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Japanese legend Kazushi Sakuraba to enter UFC Hall of Fame

Kazushi Sakuraba fought in the UFC for just one night in 1997.

But his impact on the sport extended far beyond that memorable event in Yokohama, Japan, and will be recognized with his induction into the organization’s Hall of Fame.

UFC officials made the announcement during Saturday’s UFC 212 broadcast.

“When I was told about being inducted into the UFC Hall of Fame, my first reaction was surprise,” Sakuraba said. “I stepped into the octagon 20 years ago at UFC’s Ultimate Japan tournament, and I never could have dreamed at that time that one day I would be invited to join the other legends in the Hall of Fame.”

Sakuraba is more known for his work outside the UFC. He is a legend in his native Japan not only for his career in Pride Fighting Championships but also for his dynamic personality and flashy cage entrances.

He is also a talented fighter, especially on the ground.

Sakuraba tied for the most submission wins in Pride history with 11 and has victories over Quinton “Rampage” Jackson, Ken Shamrock, Kevin Randleman, Vitor Belfort and Carlos Newton.

But he is perhaps best known for his wins over the legendary Gracie family. Sakuraba submitted Royler Gracie in 1999 in what was reported to be the first loss by a Gracie in 50 years. Whether that was historically accurate or not, it made for an intriguing storyline, as Royce Gracie came out of retirement to seek revenge the following year.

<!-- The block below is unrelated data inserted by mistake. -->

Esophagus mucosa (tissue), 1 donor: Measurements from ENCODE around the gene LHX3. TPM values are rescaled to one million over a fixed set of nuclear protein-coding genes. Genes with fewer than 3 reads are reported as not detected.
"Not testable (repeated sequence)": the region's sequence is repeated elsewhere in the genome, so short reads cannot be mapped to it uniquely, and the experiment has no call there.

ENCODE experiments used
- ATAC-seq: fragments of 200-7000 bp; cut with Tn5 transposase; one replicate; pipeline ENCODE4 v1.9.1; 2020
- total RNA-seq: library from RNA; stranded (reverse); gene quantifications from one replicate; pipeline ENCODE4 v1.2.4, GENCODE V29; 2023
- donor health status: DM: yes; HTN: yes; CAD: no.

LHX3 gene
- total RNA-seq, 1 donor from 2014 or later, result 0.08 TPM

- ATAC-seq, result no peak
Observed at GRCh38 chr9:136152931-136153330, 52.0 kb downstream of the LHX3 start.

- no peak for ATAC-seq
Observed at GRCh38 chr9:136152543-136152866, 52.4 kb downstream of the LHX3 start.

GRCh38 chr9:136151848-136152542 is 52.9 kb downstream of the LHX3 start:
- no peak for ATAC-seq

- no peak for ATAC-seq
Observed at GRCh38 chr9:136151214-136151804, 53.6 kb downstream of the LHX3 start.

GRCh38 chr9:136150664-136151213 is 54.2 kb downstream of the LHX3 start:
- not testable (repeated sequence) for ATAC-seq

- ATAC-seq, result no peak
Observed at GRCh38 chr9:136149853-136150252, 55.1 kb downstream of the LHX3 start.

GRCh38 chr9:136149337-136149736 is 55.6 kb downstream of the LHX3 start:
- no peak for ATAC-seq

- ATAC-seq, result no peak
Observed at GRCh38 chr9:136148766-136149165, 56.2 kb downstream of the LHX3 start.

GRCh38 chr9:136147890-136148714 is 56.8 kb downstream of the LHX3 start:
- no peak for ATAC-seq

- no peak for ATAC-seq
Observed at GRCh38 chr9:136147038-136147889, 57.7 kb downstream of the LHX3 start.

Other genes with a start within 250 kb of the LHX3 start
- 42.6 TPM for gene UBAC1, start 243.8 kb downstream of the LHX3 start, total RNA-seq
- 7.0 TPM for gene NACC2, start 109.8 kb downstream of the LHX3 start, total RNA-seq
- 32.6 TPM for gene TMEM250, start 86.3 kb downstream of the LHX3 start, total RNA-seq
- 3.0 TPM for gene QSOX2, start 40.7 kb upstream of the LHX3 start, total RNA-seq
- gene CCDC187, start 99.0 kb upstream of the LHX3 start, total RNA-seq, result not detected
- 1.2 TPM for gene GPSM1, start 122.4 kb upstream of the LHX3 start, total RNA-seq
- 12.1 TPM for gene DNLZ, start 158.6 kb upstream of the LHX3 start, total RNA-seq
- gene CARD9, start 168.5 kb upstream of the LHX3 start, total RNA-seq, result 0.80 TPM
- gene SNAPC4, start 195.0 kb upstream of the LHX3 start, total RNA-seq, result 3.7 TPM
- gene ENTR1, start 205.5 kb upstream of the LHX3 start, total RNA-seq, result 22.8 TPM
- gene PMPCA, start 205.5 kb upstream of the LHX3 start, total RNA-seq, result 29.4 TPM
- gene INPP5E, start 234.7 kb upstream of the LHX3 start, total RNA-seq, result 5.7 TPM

Sakuraba endured a 90-minute battle with rules designed to favor Royce Gracie and was eventually victorious when Gracie’s corner threw in the towel.

Then Renzo Gracie tried and failed to defeat Sakuraba three months later. Ryan Gracie made it 0-for-4 for the family against Sakuraba later in 2000.

Sakuraba was dubbed “The Gracie Hunter” for his dominance over the clan. Even when he eventually lost a rematch to Royce seven years later and then dropped a fight to Ralek Gracie in 2010, his legacy was secure.

“I gave everything I could in the gym, to perfect myself and my technique, so that I could give the fans spectacle they deserved. With that belief in my heart, that it was my purpose in life, I’ve never stopped pushing the limits of what I can do,” he said. “In the process, if I’ve somehow influenced the sport of MMA, it was never in my power to do it alone. I couldn’t have achieved anything without my esteemed opponents with whom I fought the fiercest of battles, without the staff who make the events happen, without the media who tell our stories and, most importantly, without the support of the amazing fans.”

Sakuraba, 47, still hasn’t technically retired, though he hasn’t fought since 2015 and has lost five straight. He was never one to protect his record. He probably could have been dominant at 185 pounds, but often chose to take on heavyweights to give fans the show they wanted.

Sakruaba joins a 2017 Hall of Fame class that already includes Urijah Faber, Maurice Smith and Joe Silva.

“It is my wish to share this honor with everyone in the Japanese martial arts world that, through Pride, helped establish a new era in fighting sport,” Sakuraba said.

The induction ceremony will be in Las Vegas during International Fight Week in early July.

Contact Adam Hill at ahill@reviewjournal.com or 702-277-8028. Follow @adamhilllvrj on Twitter

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